Brain on Fire: What’s causing the seizures?


In class we are reading and discussing the first part of Susannah Cahalan’s memoir, Brain on Fire: My Month of Madness. In the novel, Susannah experiences a series of strange symptoms, and the doctors are unable to determine a diagnosis. One of the symptoms Susannah experiences is seizures. So what causes these seizures? Currently, I don’t know! And at this point in the book, neither do the doctors.

Seizures are often experienced with epileptic patients, but can be caused by other things such as a stroke, alcohol use, high body temperature (fever), and infection. One common type of seizure originates in the temporal lobe, which is responsible for hearing, memory, speech, emotional responses, and recognizing and understanding objects we see. There are three common types of seizures.

Tonic-Clonic seizures are what first comes to mind when talking about seizures. These seizures start in the temporal lobe, but then spread to involve the whole brain. The arms, core, and legs stiffen in an extended position. This is the tonic phase. The body then jerks, which is the clonic phase.

Another type of seizure is a simple partial seizure. This type of seizure involves small areas of the temporal lobe and brain, such as the amygdala, which is the emotional control center for the brain, and the hippocampus, which is primarily responsible for learning and memory. “Simple” means that the patient’s level of consciousness is not altered during the seizure. This type of seizure causes abnormal sensations, such as déjà vu, a feeling of familiarity, or jamais vu, a feeling of unfamiliarity.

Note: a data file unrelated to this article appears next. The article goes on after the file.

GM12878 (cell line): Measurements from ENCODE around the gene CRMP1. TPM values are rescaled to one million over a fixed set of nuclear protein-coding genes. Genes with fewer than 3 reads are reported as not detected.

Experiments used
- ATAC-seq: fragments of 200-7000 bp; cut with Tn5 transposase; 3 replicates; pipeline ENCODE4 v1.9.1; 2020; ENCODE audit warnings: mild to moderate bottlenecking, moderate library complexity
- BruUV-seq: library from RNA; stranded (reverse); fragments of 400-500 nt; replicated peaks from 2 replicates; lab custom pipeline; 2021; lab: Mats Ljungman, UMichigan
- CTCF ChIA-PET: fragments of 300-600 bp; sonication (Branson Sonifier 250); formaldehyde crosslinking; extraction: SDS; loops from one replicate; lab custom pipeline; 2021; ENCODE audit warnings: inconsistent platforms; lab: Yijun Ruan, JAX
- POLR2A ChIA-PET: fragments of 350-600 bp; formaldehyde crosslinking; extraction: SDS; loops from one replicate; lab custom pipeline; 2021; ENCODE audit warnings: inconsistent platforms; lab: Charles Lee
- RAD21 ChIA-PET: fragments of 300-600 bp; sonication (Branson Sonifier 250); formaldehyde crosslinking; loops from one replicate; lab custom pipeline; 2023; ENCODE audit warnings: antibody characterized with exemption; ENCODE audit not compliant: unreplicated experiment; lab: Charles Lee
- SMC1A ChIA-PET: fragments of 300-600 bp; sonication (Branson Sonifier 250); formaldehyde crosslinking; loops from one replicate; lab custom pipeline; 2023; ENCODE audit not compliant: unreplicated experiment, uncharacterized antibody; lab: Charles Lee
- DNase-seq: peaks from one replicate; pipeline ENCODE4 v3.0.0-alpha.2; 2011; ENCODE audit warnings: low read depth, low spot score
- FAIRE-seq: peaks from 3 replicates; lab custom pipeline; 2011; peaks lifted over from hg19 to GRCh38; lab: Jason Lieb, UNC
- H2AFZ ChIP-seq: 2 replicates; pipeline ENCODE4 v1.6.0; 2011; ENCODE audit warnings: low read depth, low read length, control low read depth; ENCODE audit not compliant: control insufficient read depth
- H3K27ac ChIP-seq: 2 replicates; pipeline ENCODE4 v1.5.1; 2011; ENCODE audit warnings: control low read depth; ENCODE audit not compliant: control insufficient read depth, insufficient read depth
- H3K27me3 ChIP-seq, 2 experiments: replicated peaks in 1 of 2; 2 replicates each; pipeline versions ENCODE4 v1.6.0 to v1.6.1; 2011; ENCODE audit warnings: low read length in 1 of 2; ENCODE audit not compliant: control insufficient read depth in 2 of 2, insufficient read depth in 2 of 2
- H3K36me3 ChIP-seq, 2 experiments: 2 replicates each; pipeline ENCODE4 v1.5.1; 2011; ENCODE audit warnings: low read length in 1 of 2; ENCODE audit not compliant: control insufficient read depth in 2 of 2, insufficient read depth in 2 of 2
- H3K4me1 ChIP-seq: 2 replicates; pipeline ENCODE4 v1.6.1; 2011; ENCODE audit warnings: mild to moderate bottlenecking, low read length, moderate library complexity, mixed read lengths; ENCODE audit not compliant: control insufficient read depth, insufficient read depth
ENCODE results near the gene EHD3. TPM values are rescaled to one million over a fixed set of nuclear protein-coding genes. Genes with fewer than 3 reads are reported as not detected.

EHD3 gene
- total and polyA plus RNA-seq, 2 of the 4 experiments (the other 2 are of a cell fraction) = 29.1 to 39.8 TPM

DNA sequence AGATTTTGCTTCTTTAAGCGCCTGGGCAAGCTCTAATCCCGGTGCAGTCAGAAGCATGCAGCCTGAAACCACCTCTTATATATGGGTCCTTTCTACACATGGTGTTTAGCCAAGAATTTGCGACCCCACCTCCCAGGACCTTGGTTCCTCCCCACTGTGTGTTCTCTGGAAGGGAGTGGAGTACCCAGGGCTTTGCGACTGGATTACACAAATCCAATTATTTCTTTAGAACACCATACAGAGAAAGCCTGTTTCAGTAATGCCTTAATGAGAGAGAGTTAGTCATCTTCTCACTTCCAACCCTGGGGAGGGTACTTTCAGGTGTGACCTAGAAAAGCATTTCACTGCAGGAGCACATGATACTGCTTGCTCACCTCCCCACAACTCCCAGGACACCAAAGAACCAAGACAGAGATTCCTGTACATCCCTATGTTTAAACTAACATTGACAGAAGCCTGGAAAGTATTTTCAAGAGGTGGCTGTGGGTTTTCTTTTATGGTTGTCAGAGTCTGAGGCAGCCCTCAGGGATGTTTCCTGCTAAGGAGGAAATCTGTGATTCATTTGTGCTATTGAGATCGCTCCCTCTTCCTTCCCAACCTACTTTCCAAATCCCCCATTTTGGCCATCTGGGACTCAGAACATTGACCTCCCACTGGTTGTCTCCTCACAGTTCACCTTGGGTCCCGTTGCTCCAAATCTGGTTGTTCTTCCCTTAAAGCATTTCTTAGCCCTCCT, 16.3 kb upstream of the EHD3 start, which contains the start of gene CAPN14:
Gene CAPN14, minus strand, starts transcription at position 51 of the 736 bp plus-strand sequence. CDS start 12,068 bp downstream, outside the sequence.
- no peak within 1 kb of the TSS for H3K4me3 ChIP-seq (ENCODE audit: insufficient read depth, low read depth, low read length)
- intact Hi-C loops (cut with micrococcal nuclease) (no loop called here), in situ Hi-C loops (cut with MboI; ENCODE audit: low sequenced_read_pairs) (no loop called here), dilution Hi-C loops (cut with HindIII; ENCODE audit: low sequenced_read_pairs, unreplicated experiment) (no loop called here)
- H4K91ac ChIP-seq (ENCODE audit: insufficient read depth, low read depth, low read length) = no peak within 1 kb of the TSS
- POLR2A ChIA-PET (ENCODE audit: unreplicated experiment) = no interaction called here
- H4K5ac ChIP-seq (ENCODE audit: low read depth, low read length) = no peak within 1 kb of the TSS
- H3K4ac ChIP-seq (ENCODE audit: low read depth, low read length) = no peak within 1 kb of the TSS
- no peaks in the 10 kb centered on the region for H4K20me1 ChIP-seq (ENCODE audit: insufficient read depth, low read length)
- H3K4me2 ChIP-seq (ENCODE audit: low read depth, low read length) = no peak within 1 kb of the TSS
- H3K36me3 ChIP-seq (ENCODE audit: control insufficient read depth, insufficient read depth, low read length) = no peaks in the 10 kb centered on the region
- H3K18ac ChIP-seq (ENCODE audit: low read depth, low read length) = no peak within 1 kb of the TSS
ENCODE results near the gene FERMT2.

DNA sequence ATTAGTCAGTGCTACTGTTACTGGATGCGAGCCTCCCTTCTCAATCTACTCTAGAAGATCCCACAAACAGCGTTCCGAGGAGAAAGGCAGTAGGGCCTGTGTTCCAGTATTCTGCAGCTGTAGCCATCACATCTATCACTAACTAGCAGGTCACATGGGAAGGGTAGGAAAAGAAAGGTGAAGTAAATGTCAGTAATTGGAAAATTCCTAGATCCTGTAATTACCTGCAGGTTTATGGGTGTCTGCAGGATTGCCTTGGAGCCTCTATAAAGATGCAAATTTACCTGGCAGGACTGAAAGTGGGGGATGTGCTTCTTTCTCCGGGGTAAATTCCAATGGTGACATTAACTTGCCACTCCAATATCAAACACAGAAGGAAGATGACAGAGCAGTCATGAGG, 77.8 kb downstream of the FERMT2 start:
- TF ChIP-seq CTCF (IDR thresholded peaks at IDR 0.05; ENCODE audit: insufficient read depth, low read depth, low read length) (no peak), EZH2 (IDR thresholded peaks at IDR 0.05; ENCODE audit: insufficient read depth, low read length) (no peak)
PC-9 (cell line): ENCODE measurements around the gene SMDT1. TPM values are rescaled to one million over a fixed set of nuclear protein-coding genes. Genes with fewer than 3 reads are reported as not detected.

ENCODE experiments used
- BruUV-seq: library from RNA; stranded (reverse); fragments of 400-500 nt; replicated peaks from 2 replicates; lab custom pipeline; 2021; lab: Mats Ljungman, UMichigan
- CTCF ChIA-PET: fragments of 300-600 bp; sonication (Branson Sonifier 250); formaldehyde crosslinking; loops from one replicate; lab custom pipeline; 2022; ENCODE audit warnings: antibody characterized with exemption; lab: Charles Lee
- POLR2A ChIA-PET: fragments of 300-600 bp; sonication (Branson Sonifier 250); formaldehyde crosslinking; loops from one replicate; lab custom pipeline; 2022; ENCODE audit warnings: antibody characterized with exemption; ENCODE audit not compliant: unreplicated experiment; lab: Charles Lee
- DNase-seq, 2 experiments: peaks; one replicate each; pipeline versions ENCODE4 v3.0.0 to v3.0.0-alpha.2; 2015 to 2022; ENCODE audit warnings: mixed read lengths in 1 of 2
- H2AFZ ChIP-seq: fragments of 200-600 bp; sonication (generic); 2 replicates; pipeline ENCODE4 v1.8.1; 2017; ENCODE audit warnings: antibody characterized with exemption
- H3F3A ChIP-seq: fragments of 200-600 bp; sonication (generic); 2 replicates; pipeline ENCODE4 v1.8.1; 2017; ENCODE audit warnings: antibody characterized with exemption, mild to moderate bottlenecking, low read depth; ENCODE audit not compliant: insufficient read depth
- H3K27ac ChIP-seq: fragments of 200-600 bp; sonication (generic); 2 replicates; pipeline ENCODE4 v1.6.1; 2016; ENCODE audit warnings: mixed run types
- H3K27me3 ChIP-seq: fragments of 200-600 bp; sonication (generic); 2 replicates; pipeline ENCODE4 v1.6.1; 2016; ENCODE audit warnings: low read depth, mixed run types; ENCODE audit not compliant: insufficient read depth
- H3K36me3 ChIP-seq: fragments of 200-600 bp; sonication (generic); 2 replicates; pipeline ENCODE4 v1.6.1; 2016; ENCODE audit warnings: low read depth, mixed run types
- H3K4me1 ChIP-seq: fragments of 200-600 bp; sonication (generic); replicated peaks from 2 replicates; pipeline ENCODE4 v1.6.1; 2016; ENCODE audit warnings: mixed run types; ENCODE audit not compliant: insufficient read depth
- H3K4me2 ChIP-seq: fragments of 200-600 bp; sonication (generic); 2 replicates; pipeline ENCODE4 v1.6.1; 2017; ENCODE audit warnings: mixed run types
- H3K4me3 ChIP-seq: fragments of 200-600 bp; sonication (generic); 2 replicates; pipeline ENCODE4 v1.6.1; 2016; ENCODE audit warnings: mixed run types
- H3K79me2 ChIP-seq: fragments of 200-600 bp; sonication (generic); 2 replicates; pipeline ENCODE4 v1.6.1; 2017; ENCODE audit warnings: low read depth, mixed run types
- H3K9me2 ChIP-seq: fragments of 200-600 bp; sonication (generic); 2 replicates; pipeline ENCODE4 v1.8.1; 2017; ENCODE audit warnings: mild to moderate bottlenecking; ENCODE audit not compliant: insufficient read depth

The third type of seizure is a complex partial seizure. These seizures, contrary to simple partial seizures, impair the consciousness of the patient and his or her ability to interact normally with the environment. Some symptoms include motionless staring, automatic movements of the hands or mouth, unusual speech, and a diminished ability to respond to others.

In the novel, Susannah shows symptoms of all three types of seizures. She experiences the classic tonic-clonic seizure when she is with her boyfriend, Stephen, she experiences abnormal sensations, and she has periods of time where she stares off into space, reports having a ‘foggy’ mind, and smacks her lips. Although we haven’t finished reading the book yet, these symptoms point to unusual activity in her temporal lobe, and the doctors will hopefully use this symptom to figure out what’s causing the seizures!

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